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Yeah, the car won't force charge if the engine load is above a certain point.

And yes, all you can do is get the revs up and try to keep them up. Try stopping in the middle of the hill and restarting without assist, interestedguy. :) The Sylvan hill isn't anything like we're talking about in this thread though. It's only a 6% grade.

The problem with twisty mountain roads is that you have to slow down around the switchbacks so much. It's not a problem if you can keep your speed.

When I'm doing my mountain run route, often the battery will be depleted in the test before I'm high enough to fully regen on the way down. There are a couple of places where I have to shift into 1st gear to make it if I don't have assist, and of the four cars I've driven #1 seems to be the most powerful.
 

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I read here that removing fuse 12 allows it to get full charge when out of gear. If I had known that I might have tried it. It charges at idle when it is that low, so if we had had a lunch or good book with us that would have been another possibility.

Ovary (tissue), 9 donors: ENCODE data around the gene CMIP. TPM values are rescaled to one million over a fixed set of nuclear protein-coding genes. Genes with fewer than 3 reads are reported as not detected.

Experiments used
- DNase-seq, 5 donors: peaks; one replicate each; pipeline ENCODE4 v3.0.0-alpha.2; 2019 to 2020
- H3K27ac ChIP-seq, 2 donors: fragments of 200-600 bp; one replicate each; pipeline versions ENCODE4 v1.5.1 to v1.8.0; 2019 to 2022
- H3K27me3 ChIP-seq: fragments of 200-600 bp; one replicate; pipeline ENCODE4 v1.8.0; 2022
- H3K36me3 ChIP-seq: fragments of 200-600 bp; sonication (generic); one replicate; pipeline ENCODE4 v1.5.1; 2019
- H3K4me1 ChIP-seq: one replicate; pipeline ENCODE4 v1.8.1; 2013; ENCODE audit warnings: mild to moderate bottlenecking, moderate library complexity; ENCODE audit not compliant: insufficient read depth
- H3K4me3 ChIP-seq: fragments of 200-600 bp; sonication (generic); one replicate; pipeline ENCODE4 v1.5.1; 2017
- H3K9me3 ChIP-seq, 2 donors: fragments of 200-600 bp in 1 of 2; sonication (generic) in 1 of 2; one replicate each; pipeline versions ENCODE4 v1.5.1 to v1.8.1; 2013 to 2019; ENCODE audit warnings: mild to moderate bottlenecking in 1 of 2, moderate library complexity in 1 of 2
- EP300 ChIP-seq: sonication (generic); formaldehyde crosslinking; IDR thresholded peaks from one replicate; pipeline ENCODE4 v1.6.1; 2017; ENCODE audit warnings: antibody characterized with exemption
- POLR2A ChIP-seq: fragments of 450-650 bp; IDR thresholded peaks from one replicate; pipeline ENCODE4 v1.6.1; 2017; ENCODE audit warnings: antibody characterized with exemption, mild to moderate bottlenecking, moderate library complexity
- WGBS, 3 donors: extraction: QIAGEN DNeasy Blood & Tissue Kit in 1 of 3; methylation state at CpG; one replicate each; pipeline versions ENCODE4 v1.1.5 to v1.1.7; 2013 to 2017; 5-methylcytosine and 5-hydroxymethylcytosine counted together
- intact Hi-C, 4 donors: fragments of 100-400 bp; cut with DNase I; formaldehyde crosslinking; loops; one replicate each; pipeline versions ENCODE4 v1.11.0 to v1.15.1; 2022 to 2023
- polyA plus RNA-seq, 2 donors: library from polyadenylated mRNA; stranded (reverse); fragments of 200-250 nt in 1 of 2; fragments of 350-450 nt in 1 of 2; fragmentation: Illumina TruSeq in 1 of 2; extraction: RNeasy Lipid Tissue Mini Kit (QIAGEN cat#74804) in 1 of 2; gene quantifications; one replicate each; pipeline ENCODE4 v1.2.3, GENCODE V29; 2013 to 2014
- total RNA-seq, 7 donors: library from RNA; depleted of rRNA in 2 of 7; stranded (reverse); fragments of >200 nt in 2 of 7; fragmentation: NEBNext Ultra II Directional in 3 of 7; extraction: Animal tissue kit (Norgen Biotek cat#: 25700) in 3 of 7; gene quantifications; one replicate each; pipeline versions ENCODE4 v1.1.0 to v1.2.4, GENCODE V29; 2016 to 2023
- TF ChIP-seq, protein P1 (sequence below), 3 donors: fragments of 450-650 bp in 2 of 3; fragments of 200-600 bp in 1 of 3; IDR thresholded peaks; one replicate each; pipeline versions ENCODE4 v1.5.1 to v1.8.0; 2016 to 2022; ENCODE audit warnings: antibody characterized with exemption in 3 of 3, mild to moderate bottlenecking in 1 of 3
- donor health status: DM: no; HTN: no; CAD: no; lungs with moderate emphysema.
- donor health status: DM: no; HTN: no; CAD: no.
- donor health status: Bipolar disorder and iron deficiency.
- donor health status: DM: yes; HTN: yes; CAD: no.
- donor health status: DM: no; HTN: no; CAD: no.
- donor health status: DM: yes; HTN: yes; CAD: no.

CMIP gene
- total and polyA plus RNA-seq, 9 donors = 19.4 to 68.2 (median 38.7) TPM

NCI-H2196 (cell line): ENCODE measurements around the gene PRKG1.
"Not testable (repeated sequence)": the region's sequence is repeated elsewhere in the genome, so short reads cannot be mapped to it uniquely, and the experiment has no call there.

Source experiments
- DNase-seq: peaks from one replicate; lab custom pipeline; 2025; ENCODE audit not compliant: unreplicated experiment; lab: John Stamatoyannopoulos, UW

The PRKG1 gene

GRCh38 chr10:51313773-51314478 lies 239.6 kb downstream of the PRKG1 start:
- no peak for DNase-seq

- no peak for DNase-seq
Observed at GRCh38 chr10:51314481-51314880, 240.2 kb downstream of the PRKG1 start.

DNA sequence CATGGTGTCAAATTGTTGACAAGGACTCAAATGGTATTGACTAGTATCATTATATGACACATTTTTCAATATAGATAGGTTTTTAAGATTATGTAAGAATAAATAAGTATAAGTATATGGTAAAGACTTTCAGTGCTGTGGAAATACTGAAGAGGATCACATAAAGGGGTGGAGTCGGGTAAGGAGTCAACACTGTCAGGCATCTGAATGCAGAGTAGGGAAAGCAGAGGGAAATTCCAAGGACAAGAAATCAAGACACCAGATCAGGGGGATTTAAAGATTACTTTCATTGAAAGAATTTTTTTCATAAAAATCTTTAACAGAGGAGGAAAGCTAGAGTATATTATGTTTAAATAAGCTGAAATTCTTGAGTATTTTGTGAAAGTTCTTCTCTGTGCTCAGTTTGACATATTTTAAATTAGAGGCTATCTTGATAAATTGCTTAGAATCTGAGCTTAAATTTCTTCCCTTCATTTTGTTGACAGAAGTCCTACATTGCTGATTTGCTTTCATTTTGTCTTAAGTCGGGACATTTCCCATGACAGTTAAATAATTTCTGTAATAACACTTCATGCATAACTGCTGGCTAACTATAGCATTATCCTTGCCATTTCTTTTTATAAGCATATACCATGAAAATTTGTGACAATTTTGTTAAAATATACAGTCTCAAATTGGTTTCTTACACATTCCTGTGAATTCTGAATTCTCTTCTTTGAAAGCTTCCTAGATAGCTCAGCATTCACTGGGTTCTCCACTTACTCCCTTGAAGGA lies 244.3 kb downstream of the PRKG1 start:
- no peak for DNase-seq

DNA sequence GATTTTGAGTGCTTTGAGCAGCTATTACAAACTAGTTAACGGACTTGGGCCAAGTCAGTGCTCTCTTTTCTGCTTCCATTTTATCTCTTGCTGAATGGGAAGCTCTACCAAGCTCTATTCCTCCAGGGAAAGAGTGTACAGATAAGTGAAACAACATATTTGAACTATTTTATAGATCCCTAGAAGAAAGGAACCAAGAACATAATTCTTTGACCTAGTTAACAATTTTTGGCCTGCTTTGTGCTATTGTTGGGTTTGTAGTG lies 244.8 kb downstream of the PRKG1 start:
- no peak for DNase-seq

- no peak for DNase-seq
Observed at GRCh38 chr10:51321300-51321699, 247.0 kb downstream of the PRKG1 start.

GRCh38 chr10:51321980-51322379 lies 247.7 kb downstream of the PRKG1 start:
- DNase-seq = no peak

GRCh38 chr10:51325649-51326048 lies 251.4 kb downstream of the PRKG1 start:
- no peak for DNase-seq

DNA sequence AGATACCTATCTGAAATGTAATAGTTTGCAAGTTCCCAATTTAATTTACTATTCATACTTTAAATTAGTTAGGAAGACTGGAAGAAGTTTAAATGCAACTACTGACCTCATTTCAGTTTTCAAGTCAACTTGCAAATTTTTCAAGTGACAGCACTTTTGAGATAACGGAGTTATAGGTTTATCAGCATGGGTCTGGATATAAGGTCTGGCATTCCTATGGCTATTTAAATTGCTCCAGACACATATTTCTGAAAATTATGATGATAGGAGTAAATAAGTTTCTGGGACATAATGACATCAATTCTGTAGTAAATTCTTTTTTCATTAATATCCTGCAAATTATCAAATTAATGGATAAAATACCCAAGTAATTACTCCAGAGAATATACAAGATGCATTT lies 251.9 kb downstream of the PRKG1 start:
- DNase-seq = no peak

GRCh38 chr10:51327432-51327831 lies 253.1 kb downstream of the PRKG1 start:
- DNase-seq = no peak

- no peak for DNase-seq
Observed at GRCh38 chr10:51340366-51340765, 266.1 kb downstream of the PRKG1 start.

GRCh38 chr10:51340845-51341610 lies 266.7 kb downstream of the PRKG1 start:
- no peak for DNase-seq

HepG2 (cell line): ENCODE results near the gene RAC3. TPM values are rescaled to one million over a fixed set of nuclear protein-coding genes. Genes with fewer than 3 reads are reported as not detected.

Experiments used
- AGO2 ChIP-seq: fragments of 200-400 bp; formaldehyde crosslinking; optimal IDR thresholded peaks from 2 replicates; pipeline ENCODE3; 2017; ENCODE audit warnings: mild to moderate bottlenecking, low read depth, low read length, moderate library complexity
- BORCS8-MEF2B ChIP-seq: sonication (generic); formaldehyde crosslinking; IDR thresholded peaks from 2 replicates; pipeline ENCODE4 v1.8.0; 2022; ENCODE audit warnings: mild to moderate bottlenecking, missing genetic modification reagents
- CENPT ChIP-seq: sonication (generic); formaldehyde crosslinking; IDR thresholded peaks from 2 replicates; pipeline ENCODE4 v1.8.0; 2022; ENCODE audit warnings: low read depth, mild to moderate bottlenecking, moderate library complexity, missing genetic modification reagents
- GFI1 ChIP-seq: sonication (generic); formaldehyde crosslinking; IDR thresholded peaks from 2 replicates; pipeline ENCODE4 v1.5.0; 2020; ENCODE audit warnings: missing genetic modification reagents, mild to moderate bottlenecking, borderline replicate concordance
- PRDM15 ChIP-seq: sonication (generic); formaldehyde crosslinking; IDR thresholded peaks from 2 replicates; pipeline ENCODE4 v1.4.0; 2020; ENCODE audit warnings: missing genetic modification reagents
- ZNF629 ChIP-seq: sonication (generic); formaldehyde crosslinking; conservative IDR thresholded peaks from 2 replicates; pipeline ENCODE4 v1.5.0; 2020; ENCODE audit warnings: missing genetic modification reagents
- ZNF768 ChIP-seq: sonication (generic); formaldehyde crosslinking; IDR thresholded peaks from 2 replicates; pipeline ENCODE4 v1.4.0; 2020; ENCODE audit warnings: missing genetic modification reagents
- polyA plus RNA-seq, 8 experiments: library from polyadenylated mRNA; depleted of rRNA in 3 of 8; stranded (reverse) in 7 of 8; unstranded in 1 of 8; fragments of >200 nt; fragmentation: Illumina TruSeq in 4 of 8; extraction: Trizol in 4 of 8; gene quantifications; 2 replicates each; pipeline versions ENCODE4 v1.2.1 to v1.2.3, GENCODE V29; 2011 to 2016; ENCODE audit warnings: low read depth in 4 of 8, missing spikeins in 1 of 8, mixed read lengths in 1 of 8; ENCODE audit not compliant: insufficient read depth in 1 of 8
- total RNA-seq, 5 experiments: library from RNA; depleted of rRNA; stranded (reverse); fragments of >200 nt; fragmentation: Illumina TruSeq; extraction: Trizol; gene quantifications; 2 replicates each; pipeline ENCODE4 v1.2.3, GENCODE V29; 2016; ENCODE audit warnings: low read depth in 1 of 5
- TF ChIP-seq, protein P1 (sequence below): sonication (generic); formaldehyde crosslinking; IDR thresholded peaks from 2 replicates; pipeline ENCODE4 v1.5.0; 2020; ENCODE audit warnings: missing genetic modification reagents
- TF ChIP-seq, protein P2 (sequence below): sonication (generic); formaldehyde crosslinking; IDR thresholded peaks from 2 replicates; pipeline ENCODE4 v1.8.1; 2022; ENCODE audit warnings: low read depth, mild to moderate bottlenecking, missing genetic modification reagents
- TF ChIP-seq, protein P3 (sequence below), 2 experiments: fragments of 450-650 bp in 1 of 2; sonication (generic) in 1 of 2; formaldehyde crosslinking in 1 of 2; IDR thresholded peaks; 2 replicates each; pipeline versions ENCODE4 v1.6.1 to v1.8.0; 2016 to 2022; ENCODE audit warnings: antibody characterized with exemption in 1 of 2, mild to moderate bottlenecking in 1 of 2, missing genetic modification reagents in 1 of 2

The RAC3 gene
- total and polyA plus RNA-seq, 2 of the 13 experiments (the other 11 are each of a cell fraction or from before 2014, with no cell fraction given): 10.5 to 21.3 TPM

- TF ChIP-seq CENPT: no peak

I was not aware of that ... so its a fact that if I remove fuse 12 my car will force charge?

Is there anything I should be aware of is I have to do that one day?
 

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I don't live in a very mountainous area, but if I did I'd probably install a clutch switch mod. That way, I could disable assist until I *really* needed it. Otherwise you use up all your battery climbing hills you could climb anyway with revs, then have no boost when that steep switchback comes.
 

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I believe it's fuse 18..whatever the EPS fuse is.